Sunday, February 4, 2018

Minority Report

Movie Name: Minority Report
Year of Release: 2002
Director: Steven Spielberg
Stars: Tom Cruise, Colin Farrell, Samantha Morton, Max Von Sydow, Kathryn Morris, Lois Smith, Tim Blake Nelson, Mike Binder, Peter Stormare, Steve Harris, Neal McDonough, Patrick Kilpatrick, Jessica Capshaw, Daniel London, Arye Gross, Ashley Crow
Genre: Action, Adventure, Sci-Fi
Score out of ten (whole numbers only): 9
Watch it on Amazon

Following the beautiful "A.I.", director Steven Spielberg tackled another futuristic story, this time around with the adaptation of another Philip K. Dick short story. The film takes place in the near future, where technology has permeated across every aspect of society. The film introduces us to an experimental law enforcement project in Washington D.C., where for the first time  ever the concept of pre-cognition is being used to prevent crimes from occurring. These precogs are three individuals who have the ability to see into the future, and therefore predict violent crimes, allowing the police the ability to prevent crimes even before they occur. This division is run by chief John Anderton, a hard working man who suffered the dramatic loss of his son, and whose personal life crumbled as a result of that. When Pre-Crime is about to be debated, and expand to a national level, a striking occurrence comes into play that may disrupt everything that makes this project so special.
"Minority Report" is one of Steven Spielberg's best films to this day. It perfectly marries a taut and well written screenplay, with a combination of style, production design and visual effects that is expertly put together. Unlike some of his other forays into Science-Fiction, "Minority Report" actually tries to stay grounded and build bridges to how reality can effectively progress, and questions ethics and politics in ways that are intelligently showcased without being judgmental. It's also a film where there are no perfect archetypes in the main characters - the hero is flawed and humane, the same going for the antagonists. It's also a testament to its impact, that this film influenced so many of the science fiction features that have since come out. Tom Cruise is perfectly cast in the lead role, allowing him to play a conflicted man on the run, with a great cast rounding up his efforts, particularly Samantha Morton, Max Von Sydow and Lois Smith. The cinematography from Janusz Kaminski is stunning as is the score from John Williams. A fantastic film from a brilliant film maker.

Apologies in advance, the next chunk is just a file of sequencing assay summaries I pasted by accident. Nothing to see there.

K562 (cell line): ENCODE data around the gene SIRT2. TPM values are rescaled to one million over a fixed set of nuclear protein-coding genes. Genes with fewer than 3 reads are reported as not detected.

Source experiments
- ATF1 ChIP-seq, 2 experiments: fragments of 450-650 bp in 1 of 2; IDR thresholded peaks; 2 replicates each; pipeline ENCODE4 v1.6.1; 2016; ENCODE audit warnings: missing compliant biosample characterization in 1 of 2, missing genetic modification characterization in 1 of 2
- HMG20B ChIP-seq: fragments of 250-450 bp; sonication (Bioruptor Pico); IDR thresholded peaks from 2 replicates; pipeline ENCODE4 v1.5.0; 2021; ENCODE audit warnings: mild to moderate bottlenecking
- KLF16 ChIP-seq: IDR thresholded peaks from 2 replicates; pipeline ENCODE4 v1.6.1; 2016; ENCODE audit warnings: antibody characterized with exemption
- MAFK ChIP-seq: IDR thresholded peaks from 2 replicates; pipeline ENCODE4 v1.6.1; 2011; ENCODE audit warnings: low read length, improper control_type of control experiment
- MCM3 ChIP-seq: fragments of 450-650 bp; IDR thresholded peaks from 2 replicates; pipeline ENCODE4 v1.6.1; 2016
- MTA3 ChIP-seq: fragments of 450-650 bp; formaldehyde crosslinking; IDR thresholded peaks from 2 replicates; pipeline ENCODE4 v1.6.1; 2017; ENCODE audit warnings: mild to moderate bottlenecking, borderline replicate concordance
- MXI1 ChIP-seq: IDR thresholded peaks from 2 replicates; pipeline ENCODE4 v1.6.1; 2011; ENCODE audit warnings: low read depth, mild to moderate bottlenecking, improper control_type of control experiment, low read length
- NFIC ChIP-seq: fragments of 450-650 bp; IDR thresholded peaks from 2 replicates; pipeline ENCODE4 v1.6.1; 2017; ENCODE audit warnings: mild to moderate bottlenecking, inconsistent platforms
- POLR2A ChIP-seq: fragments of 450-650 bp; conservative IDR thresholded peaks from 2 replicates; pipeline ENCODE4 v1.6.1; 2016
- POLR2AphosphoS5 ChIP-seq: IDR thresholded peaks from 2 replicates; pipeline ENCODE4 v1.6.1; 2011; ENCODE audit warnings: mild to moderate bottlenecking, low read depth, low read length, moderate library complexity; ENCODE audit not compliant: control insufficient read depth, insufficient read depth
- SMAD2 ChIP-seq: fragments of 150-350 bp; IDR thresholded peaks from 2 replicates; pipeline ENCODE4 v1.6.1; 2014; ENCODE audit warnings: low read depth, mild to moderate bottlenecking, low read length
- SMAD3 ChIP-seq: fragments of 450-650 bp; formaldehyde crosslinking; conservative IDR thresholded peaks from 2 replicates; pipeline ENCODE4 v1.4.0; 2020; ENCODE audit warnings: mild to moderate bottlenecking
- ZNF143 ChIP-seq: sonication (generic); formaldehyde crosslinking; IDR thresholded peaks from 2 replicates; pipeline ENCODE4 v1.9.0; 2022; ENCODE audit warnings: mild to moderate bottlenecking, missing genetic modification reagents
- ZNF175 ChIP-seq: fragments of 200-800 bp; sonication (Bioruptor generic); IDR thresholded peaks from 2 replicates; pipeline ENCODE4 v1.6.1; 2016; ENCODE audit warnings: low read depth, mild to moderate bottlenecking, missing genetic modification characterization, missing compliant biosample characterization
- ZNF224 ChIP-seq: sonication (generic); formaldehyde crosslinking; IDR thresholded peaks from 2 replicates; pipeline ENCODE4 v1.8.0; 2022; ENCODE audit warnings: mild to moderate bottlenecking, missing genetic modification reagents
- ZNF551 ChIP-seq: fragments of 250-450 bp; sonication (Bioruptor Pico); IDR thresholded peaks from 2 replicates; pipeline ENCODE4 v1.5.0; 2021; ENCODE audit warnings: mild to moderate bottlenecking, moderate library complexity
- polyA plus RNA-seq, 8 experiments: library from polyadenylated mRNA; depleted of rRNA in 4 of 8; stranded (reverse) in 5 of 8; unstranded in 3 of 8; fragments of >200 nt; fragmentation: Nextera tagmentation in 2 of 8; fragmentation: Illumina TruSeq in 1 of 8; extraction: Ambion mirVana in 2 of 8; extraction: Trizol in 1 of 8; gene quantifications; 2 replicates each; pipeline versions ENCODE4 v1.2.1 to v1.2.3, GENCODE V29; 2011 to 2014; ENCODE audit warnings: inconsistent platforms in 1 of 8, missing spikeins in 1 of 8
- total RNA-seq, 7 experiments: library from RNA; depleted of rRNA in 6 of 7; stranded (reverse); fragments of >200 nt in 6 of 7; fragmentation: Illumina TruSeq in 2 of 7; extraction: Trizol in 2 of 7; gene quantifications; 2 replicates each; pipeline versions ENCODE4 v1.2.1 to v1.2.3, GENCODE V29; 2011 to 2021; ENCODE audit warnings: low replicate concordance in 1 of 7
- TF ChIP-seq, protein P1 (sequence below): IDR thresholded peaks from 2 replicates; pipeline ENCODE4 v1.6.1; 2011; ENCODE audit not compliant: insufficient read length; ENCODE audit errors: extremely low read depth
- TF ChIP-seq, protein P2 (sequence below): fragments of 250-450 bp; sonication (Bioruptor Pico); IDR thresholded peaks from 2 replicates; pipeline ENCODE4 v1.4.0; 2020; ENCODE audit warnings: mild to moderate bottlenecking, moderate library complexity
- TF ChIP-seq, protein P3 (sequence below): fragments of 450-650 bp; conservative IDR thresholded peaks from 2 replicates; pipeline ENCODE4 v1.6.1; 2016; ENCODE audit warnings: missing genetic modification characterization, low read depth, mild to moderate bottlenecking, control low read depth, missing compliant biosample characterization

Saturday, February 3, 2018

Men In Black II

Movie Name: Men in Black II
Year of Release: 2002
Director: Barry Sonnenfeld
Stars: Tommy Lee Jones, Will Smith, Lara Flynn Boyle, Rosario Dawson, Rip Torn, Johnny Knoxville, Tony Shalhoub, Patrick Warburton, Jack Kehler, David Cross
Genre: Comedy, Adventure, Sci-Fi
Score out of ten (whole numbers only): 6
Watch it on Amazon

After the success that met the first "Men in Black" the sequel was inevitable, which came out 5 years later. This time around, agent J has to and seek out the retired agent K, since there's a new alien threat on Earth. This new threat, who has taken the shape of a beautiful lingerie model (and has a two headed assistant), is looking for an alien artifact. This alien browsing on Earth is witnessed by a waitress, who spurs the romantic interest of agent J, and who turns out has a tie to agent K. It's up to them to reunite and save the planet.
Barry Sonnenfeld's career has been largely dominated by comedic films, with his most successful ones ("The Adams Family", "Men in Black", "Get Shorty") being a perfect blend of wit, finely tuned characters and a unique stylistic approach (that is also a testament to his early career as a cinematographer). "Men in Black II" follows the pattern established by the first film, with the dichotomy of the central characters making for the odd couple routine, providing enough fodder for the successful comedy bits. The film also benefits from the casting of an interesting array of very talented supporting actors, including Rip Torn, Lara Flynn Boyle and Rosario Dawson. The film however doesn't really add anything new in terms of structure or further expansion of the characters, particularly when compared to the original, but it's expertly built with a fantastic team featuring the score from Danny Elfman, the makeup effects from Rick Baker and production design from the great Bo Welch. An entertaining, yet forgetful sequel from an interesting film maker.